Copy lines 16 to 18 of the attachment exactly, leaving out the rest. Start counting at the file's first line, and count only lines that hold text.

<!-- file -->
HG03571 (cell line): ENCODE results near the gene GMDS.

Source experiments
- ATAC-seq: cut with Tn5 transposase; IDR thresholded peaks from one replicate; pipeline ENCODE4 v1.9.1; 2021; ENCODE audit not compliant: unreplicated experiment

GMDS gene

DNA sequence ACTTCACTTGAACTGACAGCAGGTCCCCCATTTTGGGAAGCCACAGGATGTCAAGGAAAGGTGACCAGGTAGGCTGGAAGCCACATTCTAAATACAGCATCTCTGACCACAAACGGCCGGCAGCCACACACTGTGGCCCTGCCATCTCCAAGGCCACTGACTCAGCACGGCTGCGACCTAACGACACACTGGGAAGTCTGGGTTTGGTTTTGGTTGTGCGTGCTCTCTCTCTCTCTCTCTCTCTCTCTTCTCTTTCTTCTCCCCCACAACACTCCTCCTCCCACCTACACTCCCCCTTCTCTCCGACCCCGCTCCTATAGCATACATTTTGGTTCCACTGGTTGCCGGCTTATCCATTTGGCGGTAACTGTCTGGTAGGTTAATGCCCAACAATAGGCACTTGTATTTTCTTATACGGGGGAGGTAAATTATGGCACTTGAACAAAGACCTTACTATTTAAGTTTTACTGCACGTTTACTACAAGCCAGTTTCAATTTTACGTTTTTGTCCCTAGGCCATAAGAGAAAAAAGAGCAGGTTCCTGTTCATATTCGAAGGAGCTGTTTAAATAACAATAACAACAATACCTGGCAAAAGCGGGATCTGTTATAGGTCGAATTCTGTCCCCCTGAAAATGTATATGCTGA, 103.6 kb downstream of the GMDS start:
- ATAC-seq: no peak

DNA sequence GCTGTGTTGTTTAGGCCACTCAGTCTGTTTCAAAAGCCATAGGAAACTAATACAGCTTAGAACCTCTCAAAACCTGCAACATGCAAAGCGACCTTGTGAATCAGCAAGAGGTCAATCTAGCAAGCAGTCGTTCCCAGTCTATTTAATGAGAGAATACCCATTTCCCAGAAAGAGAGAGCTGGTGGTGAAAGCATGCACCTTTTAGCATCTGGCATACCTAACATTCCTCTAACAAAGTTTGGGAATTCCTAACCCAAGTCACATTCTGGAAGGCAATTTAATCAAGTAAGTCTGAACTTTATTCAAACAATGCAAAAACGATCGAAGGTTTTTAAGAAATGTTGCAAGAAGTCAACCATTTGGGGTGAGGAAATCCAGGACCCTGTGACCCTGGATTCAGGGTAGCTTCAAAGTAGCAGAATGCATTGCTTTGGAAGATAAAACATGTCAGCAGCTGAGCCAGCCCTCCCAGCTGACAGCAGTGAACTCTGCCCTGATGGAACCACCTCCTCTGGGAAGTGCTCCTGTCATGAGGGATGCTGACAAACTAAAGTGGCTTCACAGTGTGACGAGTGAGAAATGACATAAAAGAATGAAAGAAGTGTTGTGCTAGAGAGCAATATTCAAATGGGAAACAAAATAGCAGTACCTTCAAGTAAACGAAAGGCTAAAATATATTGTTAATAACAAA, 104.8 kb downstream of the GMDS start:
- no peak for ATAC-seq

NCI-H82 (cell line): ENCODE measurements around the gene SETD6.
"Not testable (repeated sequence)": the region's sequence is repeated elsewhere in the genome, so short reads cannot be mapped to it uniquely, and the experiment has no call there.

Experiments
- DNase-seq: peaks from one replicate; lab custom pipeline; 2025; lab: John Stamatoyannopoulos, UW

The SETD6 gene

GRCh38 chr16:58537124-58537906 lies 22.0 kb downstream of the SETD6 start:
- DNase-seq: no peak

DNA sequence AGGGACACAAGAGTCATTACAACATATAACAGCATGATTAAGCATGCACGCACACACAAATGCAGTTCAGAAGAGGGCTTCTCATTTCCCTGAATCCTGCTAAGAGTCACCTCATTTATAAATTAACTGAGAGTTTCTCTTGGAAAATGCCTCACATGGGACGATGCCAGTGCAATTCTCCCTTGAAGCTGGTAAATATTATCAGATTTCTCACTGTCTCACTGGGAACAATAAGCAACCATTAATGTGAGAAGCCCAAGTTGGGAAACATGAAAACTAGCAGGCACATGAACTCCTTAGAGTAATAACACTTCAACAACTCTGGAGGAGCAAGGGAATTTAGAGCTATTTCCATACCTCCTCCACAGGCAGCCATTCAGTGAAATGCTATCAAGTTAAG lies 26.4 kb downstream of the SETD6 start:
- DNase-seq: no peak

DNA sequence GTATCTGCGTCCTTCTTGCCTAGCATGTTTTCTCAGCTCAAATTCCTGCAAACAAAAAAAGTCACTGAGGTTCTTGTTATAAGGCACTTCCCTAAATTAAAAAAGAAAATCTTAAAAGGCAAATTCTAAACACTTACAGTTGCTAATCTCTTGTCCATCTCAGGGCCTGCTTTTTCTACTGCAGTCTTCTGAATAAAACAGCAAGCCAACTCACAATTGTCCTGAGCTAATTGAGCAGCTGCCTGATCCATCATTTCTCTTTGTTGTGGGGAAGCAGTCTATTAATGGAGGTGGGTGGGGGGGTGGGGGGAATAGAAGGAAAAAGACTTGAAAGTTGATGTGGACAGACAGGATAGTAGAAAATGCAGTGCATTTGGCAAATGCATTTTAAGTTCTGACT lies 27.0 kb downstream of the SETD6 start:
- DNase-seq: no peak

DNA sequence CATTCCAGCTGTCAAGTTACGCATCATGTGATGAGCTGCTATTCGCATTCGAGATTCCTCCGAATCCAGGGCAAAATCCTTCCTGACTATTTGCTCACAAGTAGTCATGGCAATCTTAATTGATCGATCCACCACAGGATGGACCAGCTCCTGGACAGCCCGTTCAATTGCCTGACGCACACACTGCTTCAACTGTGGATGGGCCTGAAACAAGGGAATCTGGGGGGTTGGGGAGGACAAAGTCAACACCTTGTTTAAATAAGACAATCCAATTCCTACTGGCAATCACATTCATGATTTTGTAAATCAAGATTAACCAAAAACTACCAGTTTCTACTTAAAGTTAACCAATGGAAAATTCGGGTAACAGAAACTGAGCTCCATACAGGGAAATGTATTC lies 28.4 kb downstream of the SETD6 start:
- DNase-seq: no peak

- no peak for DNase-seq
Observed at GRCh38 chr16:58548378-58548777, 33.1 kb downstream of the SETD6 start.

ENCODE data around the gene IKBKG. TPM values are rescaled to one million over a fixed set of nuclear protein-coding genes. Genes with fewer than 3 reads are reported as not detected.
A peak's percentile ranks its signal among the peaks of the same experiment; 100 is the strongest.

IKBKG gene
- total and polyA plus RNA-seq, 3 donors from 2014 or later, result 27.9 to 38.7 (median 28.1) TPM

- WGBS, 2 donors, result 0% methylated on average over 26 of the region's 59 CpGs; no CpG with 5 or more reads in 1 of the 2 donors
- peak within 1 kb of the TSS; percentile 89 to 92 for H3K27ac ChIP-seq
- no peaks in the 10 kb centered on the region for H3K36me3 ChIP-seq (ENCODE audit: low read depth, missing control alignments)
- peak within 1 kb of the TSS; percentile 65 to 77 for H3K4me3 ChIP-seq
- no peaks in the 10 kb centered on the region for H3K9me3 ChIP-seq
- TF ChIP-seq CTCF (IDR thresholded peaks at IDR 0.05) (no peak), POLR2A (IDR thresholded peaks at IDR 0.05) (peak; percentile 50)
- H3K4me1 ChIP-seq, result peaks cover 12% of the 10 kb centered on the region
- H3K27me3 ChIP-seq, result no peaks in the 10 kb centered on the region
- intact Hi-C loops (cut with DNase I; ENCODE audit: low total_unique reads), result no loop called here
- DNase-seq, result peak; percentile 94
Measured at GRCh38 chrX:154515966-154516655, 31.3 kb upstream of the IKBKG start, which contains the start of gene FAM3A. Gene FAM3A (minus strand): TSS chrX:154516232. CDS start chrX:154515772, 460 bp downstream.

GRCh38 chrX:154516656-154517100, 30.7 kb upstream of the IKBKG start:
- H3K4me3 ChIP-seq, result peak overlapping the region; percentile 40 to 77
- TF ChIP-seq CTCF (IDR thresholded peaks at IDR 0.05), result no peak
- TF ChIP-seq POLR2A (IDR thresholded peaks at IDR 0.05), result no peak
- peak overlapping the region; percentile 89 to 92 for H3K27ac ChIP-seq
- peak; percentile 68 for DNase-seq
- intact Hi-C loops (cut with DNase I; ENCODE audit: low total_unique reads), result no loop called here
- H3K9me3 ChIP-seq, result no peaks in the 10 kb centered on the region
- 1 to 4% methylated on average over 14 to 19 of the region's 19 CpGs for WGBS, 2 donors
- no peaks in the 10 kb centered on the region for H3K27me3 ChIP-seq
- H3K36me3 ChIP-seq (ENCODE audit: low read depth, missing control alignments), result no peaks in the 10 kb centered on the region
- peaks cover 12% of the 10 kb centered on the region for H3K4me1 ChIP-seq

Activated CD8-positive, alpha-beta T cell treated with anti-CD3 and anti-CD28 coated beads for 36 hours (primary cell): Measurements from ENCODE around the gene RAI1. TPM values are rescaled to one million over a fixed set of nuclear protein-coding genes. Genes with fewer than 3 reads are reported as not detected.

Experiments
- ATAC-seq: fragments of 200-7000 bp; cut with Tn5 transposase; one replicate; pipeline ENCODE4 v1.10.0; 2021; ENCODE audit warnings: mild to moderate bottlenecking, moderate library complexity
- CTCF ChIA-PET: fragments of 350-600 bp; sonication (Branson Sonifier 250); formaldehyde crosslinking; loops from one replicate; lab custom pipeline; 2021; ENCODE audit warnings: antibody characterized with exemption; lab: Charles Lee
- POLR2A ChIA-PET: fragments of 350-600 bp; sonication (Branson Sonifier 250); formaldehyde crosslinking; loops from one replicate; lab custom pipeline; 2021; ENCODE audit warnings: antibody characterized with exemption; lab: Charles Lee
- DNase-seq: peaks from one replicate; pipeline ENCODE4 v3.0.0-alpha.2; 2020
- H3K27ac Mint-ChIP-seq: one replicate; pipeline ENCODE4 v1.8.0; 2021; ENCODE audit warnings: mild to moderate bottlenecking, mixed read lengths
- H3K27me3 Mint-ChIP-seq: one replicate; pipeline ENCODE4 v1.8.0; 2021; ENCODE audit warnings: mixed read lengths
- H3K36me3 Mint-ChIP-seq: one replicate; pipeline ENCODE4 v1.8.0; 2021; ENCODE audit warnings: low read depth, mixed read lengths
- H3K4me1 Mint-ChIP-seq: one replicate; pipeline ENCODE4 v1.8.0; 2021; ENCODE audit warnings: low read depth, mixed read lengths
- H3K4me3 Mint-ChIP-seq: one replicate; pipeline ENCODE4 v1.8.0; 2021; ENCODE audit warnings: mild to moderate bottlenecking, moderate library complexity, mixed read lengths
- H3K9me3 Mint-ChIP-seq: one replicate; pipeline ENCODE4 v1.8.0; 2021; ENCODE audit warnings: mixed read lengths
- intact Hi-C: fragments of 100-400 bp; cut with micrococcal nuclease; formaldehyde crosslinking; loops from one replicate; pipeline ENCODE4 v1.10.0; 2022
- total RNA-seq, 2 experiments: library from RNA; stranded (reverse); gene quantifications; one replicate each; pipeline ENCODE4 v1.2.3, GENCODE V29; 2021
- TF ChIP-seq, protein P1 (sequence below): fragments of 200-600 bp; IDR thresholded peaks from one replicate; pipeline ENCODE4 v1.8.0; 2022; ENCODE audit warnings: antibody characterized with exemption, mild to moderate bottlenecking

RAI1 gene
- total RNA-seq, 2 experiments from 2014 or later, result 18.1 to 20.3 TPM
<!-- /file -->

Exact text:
DNA sequence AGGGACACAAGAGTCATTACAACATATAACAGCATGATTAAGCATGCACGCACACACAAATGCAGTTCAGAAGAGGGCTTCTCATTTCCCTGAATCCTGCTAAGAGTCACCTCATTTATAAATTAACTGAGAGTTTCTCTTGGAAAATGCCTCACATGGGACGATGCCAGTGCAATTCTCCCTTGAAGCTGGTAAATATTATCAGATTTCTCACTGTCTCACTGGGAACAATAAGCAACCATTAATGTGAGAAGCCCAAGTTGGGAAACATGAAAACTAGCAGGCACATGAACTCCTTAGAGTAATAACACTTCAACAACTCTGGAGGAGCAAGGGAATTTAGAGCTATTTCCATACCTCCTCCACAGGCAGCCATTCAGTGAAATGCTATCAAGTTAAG lies 26.4 kb downstream of the SETD6 start:
- DNase-seq: no peak

DNA sequence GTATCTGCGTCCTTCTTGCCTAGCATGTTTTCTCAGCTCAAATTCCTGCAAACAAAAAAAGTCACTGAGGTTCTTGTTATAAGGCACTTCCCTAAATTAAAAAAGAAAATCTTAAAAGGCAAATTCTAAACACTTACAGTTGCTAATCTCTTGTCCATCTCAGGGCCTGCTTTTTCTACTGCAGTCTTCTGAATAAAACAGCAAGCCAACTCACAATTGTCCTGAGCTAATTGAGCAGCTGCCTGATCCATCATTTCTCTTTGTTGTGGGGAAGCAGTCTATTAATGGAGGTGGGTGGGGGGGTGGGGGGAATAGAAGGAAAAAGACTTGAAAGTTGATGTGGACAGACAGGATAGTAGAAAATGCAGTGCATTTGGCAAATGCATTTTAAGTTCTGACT lies 27.0 kb downstream of the SETD6 start: